The teen sex comedy, a dude-fest if there ever was one, gets a very overdue and very funny update in Kay Cannon's "Blockers," a gleeful, gross-out farce about the absurdities of gender bias.
Like "Porky's" and "American Pie" before it, Cannon's film begins with a sex pact. Three high-school friends are determined to lose their virginity on prom night before going off to college. The twist is that they aren't an assortment of randy, pimpled guys. They're a trio of curious, self-confident girls, already too wise to lose anything like their "innocence."
The self-assured blonde beauty Julie (Kathryn Newton), daughter of the regretful single mom Lisa (Leslie Mann), makes plans with her steady boyfriend (Graham Phillips). The jock Kayla (Geraldine Viswanathan), whose father is the hulking but naive Mitchel (a terrific John Cena), impulsively picks a merry drug-dealing mate (Miles Robbins). And the bespectacled Sam (Gideon Adlon), whose father is the unhinged divorcee Hunter (Ike Barinholtz), thinks she's attracted to another girl, but, as a trial, plans to sleep with her date (Jimmy Bellinger).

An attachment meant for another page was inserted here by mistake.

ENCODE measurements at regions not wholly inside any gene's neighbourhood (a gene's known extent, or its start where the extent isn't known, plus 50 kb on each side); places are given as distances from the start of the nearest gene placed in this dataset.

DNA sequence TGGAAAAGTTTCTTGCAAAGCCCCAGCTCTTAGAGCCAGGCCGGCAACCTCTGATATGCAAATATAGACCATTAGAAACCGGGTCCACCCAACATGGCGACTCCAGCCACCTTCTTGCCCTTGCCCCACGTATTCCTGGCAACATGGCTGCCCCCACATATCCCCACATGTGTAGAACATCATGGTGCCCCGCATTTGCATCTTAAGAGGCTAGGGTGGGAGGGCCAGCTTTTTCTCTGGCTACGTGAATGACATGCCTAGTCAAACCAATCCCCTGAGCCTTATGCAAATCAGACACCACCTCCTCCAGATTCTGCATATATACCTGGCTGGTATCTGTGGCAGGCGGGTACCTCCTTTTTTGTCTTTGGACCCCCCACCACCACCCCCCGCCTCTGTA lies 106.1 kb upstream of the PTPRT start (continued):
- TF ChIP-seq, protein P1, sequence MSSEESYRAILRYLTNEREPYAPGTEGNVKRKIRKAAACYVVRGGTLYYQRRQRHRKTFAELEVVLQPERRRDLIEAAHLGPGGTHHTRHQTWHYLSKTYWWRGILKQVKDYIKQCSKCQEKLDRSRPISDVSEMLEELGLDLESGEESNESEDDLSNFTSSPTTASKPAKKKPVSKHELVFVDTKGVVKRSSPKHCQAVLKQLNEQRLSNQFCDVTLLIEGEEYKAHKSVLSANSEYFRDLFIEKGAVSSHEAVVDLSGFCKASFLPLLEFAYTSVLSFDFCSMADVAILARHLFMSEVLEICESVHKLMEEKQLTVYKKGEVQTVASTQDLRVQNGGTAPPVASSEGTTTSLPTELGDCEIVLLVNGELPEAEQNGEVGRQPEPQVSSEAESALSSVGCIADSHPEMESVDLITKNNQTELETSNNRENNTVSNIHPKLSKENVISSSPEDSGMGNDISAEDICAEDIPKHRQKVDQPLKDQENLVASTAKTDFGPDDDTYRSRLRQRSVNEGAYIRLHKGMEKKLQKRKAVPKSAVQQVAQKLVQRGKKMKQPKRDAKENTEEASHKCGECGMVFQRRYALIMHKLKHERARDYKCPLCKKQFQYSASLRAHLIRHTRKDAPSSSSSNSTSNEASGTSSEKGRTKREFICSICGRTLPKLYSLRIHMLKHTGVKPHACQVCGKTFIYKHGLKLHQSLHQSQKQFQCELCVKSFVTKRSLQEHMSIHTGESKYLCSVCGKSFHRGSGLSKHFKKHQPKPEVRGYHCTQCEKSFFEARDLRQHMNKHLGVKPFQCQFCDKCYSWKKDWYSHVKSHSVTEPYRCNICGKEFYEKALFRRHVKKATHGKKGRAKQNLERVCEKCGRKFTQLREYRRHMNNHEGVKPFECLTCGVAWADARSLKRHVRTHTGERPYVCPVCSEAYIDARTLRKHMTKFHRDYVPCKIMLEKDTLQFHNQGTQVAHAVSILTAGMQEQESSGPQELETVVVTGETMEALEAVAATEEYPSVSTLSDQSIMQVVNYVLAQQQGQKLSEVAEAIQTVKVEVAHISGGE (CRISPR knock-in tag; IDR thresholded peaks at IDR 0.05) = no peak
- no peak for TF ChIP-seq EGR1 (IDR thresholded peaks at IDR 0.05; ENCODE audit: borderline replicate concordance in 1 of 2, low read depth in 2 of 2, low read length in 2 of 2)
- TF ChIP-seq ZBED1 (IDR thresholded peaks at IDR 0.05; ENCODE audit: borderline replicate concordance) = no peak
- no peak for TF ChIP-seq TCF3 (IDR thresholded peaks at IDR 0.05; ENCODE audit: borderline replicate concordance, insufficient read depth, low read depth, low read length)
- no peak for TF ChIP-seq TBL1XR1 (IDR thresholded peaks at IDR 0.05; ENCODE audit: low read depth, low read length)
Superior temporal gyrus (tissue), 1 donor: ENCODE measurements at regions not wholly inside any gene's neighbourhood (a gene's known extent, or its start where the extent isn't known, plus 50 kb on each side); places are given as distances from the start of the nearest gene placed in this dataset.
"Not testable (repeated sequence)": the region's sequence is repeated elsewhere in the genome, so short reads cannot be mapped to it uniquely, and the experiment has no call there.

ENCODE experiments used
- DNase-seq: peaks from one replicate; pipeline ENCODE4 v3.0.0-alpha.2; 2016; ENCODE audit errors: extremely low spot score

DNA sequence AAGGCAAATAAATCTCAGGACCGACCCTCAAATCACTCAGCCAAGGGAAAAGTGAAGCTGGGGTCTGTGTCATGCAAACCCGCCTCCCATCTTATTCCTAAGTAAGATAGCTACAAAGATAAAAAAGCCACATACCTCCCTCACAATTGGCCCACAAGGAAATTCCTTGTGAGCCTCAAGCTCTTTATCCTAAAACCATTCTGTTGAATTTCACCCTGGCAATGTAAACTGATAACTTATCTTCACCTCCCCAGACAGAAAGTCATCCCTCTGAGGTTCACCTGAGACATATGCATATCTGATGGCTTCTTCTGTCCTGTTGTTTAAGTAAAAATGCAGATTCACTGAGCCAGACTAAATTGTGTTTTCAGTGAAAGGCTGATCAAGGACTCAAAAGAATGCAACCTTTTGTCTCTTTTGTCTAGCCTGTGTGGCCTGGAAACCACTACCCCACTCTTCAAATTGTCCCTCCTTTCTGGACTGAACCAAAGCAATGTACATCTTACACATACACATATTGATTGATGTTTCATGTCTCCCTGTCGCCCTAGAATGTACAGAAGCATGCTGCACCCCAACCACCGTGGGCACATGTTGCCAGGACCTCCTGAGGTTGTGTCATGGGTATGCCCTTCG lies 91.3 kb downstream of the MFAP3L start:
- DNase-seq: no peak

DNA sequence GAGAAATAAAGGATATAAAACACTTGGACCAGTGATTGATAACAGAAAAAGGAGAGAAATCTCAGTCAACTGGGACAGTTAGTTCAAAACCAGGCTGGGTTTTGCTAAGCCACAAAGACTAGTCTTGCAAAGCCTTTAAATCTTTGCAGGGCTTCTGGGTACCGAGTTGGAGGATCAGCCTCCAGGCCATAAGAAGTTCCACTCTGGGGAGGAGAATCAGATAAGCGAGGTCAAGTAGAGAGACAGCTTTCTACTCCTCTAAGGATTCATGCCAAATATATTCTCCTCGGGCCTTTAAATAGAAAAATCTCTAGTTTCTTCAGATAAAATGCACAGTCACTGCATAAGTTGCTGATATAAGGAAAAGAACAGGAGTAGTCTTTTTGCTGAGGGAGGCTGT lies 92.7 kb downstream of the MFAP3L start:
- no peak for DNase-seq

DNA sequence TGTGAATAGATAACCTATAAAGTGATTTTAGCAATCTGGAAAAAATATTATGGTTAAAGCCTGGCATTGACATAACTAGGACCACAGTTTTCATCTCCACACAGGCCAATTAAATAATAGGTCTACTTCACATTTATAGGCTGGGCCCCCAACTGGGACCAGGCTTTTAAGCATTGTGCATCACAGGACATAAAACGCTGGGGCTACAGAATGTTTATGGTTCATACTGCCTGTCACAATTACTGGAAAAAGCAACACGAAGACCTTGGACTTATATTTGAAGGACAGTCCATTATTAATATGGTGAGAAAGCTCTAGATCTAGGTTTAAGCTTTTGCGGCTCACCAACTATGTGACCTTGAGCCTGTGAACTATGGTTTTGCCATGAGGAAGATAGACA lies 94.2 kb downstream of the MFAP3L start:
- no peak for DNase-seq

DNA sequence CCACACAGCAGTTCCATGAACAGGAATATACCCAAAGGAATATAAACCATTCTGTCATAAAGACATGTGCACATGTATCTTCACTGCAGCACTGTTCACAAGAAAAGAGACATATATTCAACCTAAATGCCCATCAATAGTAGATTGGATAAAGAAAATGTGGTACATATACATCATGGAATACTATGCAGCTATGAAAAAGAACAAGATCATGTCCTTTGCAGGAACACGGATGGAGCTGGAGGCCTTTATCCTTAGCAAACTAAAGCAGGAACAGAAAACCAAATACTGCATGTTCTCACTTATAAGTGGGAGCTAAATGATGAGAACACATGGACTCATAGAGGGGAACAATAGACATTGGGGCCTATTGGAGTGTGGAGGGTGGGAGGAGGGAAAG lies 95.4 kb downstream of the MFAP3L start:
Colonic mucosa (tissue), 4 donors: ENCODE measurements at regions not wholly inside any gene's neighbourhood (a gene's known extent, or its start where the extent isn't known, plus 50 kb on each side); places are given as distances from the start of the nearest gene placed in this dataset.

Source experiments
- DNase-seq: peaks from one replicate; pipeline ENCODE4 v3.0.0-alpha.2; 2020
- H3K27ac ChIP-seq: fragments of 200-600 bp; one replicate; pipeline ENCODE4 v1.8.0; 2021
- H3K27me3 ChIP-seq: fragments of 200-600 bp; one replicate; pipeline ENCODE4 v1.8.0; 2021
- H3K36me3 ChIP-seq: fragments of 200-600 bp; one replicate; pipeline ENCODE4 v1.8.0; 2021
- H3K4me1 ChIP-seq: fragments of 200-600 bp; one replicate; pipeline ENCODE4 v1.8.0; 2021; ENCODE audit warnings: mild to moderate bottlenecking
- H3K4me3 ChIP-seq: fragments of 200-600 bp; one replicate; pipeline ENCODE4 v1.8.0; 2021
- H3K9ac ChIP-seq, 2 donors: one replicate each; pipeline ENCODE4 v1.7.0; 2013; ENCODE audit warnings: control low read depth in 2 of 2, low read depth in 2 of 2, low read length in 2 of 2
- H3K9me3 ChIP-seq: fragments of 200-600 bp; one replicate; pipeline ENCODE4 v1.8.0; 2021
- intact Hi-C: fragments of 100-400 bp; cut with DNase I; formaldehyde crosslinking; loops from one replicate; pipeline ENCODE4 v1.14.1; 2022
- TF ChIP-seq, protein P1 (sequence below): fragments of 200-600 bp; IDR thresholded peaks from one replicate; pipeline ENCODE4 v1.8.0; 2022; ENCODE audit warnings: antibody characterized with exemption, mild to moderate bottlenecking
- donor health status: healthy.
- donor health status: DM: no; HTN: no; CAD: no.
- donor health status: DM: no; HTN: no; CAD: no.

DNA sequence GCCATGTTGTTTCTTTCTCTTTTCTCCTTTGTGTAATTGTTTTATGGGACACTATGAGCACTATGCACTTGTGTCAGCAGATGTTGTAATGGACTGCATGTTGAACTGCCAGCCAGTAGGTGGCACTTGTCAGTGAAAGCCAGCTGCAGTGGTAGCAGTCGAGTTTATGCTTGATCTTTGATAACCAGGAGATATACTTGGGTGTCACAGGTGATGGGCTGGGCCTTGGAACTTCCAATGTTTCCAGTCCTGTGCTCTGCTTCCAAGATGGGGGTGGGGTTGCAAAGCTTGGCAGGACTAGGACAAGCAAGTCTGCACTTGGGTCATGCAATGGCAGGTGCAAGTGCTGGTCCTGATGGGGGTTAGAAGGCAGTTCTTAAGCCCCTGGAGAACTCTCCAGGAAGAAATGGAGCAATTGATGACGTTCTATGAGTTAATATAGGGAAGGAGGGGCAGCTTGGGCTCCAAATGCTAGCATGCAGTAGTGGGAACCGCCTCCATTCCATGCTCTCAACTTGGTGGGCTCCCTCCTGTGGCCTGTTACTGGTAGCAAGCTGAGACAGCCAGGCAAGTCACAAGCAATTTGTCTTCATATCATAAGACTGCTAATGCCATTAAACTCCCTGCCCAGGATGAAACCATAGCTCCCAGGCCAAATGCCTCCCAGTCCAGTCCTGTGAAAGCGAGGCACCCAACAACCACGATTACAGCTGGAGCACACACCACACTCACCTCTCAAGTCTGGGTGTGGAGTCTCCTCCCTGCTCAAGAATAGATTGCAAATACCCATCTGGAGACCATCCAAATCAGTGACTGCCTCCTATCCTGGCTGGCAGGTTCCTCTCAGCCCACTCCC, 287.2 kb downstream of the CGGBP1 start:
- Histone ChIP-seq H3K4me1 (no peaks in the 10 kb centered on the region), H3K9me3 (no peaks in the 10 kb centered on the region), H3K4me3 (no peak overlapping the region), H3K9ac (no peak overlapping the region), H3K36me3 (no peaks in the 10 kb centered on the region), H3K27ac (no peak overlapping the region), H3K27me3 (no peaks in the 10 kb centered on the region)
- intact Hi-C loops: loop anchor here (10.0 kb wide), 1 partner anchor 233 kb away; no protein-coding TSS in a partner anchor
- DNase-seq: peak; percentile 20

Each gets some decent moments, though the comic standout of the bunch is Viswanathan. Still, "Blockers" isn't nearly as much about the kids as it is the parents.
When Lisa sees the girls' pre-party texts on an open laptop, she deciphers the double-entendres of their emojis with the help of Hunter and Mitchel, and they embark on an outlandish quest to stymie their daughters' "night of our lives" plans. What follows is a kind of prom-night odyssey through the awkward, much-feared sexual gulf between parents and their promiscuous young-adult kids.
But if any generation has any problems, it's the older one. Hunter is a porn-addled social outcast after cheating on his ex-wife and Sam's mother. Gary Cole and Gina Gershon make a hysterical cameo as kinky, over-sharing parents. The kids are all right; the parents are perverts.
Cannon, a former writer and producer of "30 Rock" and "Pitch Perfect," makes a confident directorial debut. There are some lags in momentum and the centerpiece raunchy scene — seemingly a prerequisite to today's comedies — comes off as a little formulaic. But the antic chemistry between Mann, Cena and Barinholtz is stellar. Together, they capture the panic, embarrassment and sentimentality of young-adult parenthood as they scramble after their kids, none of whom need saving.